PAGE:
“It’s the seventh inning, “Take Me Out to the Ballgame” just echoed through the park and you’ve decided, because you’re hungry or maybe just a sucker for good marketing, that nothing goes better with a stretch than a tiny box of American tradition. You flag down the vendor and ask kindly for some Cracker Jacks. You forget the fact that you’re hungry and, like many people who buy Cracker Jacks, forgo the popcorn and peanuts and dig down deep for the real reason this candied concoction is so beloved: the chintzy prize found inside.”
– Katie Mettler
Well, according to an article in the Washington Post, “Instead, you find a QR code, and realize not even Cracker Jack could escape those millennials. The nearly 125-year-old product has opted to replace its Prize Inside with a surprise more worthy of the 21st century. From now on, Cracker Jack consumers with find a QR code inside the small prize that links to four mobile, baseball-themed games.”
According to Haston Lewis, senior director of marketing at PepsiCo’s Frito-Lay division, “The new Prize Inside allows families to enjoy their favorite baseball moments through a new one-of-a-kind mobile experience, leveraging digital technology to bring the iconic Prize Inside to life.”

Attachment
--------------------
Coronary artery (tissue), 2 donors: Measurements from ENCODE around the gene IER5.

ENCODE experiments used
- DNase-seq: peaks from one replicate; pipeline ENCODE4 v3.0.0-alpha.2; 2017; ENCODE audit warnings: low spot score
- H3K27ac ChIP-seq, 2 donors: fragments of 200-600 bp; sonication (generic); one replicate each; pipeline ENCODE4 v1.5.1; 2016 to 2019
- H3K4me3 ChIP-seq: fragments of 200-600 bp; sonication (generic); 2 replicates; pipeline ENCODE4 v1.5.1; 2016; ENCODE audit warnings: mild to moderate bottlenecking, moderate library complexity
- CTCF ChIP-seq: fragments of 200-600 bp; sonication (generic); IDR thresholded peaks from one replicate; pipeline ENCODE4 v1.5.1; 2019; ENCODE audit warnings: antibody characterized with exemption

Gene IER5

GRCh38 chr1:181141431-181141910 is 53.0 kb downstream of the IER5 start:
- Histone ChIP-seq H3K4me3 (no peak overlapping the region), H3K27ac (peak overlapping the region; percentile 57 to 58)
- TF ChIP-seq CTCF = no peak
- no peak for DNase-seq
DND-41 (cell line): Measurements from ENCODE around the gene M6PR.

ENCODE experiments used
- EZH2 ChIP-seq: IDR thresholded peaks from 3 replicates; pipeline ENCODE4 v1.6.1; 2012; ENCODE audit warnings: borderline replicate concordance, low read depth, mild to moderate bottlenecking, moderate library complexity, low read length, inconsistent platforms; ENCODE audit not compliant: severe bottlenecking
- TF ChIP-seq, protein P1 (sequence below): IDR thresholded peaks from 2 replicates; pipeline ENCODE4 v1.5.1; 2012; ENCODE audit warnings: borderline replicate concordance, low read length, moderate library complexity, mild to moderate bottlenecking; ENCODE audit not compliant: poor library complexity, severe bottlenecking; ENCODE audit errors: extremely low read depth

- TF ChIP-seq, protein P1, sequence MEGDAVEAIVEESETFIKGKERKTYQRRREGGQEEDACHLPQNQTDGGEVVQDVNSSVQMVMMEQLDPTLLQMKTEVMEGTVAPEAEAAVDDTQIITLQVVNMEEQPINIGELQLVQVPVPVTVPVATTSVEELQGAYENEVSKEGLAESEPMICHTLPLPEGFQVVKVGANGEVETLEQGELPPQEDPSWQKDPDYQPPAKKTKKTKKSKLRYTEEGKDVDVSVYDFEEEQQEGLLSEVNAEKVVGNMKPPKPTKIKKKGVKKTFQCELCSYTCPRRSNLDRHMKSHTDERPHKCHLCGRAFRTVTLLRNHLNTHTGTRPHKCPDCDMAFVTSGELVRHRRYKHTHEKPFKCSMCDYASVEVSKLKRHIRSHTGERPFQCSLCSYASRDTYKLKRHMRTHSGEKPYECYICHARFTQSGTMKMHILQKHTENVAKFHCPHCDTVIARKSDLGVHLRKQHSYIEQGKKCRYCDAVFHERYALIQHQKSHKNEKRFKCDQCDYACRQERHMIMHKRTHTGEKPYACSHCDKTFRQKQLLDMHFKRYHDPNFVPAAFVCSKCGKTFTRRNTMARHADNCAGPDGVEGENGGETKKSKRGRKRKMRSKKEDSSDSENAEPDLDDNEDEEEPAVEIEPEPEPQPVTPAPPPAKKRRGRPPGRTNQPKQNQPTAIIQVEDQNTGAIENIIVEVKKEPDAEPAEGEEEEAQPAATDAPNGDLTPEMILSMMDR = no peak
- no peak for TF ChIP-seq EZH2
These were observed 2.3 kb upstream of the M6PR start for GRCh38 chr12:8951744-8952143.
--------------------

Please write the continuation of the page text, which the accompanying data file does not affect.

First, prize holders must download the Blippar app to their smartphone or tablet. They can then “boogie on a simulated jumbotron, participate in their own dot race (a 6th inning tradition of the Texas Rangers) and create their own baseball cards and autographed photos to trade with friends and family.”
But wait, that ain’t all folks…
In addition, there will be a new “contemporized” logo and packaging, apparently.
“We are a brand that authentically reminds people of simpler times, childhood memories and family experiences,” Lewis said.
Really? How so? How does changing the logo, packaging, and the prize remotely – “authentically” – remind me of my childhood memories?
And, wanna bet they’ve also done something with the recipe that’ll change the iconic flavor of those delicious caramel-coated popcorn and peanuts?
I’ll never know, I’ll never buy a box again. No more hotdog and hamburger charms, little plastic animals, heart-shaped rings. Nor will my grandchildren ever know the joy of discovering a toy hidden inside a tasty snack.
Bummer, another bastion of Americana has been desecrated.
Is nothing sacred anymore?